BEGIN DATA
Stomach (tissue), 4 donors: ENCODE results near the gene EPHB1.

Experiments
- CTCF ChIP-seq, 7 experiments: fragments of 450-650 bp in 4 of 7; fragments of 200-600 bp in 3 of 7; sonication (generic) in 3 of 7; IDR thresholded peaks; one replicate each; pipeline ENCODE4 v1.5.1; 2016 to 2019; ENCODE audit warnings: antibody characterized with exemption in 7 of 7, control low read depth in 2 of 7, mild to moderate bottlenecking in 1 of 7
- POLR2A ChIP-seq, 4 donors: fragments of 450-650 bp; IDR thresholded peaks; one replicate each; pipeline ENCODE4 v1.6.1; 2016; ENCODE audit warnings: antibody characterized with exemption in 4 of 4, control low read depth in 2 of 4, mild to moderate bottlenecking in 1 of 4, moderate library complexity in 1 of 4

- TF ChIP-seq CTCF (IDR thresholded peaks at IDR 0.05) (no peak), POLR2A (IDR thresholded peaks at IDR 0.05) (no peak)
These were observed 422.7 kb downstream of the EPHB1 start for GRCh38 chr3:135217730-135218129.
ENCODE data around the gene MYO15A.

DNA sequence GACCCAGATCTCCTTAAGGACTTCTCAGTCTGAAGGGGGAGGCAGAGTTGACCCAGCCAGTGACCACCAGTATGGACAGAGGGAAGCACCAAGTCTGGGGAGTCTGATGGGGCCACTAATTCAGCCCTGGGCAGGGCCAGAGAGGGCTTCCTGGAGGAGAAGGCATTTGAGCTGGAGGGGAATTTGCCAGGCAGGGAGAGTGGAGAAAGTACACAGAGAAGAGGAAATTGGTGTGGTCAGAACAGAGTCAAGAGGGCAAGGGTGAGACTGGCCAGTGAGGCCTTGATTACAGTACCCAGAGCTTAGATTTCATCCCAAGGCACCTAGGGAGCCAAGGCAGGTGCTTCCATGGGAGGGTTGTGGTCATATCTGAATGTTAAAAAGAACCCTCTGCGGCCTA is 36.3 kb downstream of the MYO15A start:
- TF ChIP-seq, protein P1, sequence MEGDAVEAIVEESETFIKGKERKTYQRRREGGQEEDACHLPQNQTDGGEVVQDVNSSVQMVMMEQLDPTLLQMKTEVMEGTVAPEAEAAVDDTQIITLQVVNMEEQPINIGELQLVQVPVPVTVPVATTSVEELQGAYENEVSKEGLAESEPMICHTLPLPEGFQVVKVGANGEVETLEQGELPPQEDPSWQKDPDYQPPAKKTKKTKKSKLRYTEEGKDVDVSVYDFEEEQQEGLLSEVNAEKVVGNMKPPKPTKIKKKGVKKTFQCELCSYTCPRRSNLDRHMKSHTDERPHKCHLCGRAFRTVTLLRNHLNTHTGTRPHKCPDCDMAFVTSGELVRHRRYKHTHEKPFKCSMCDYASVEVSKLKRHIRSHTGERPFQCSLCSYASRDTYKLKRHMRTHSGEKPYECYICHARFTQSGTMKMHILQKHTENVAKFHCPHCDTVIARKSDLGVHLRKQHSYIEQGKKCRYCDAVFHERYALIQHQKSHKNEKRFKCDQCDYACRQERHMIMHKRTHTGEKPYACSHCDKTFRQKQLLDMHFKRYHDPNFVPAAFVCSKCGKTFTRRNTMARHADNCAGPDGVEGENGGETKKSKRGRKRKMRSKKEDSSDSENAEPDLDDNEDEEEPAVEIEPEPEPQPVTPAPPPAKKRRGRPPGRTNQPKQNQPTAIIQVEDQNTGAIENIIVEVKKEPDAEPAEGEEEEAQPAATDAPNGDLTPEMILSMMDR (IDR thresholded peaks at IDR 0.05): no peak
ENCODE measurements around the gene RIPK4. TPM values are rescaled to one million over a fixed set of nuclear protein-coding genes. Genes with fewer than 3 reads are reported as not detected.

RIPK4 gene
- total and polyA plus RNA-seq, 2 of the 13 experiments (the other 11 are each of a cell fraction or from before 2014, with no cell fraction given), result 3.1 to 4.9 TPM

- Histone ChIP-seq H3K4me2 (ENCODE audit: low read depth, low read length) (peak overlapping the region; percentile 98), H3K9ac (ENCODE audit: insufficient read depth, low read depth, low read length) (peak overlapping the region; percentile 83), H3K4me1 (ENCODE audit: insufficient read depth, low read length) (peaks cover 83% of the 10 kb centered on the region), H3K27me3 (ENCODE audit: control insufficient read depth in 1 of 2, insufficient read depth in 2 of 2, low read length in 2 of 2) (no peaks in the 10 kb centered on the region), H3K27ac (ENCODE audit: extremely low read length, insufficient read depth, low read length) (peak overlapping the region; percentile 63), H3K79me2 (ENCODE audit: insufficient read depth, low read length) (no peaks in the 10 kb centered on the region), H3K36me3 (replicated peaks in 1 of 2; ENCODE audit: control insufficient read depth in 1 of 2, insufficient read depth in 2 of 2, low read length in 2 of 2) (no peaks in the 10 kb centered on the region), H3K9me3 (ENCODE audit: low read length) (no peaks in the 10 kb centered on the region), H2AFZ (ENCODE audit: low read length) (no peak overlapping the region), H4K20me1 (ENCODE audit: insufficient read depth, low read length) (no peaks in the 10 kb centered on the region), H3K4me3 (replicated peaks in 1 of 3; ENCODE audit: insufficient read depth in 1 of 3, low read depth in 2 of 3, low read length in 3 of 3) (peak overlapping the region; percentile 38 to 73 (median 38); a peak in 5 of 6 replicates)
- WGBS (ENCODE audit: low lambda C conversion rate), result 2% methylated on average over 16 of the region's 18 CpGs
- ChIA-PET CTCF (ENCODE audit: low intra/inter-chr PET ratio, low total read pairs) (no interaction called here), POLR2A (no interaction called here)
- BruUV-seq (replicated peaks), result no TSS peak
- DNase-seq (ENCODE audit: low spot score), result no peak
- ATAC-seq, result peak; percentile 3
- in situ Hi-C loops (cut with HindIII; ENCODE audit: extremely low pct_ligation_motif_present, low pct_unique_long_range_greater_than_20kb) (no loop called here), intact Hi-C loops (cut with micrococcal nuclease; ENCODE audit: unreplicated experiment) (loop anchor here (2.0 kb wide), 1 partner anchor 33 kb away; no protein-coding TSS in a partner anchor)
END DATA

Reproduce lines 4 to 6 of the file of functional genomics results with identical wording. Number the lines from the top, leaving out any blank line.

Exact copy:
- POLR2A ChIP-seq, 4 donors: fragments of 450-650 bp; IDR thresholded peaks; one replicate each; pipeline ENCODE4 v1.6.1; 2016; ENCODE audit warnings: antibody characterized with exemption in 4 of 4, control low read depth in 2 of 4, mild to moderate bottlenecking in 1 of 4, moderate library complexity in 1 of 4

- TF ChIP-seq CTCF (IDR thresholded peaks at IDR 0.05) (no peak), POLR2A (IDR thresholded peaks at IDR 0.05) (no peak)
These were observed 422.7 kb downstream of the EPHB1 start for GRCh38 chr3:135217730-135218129.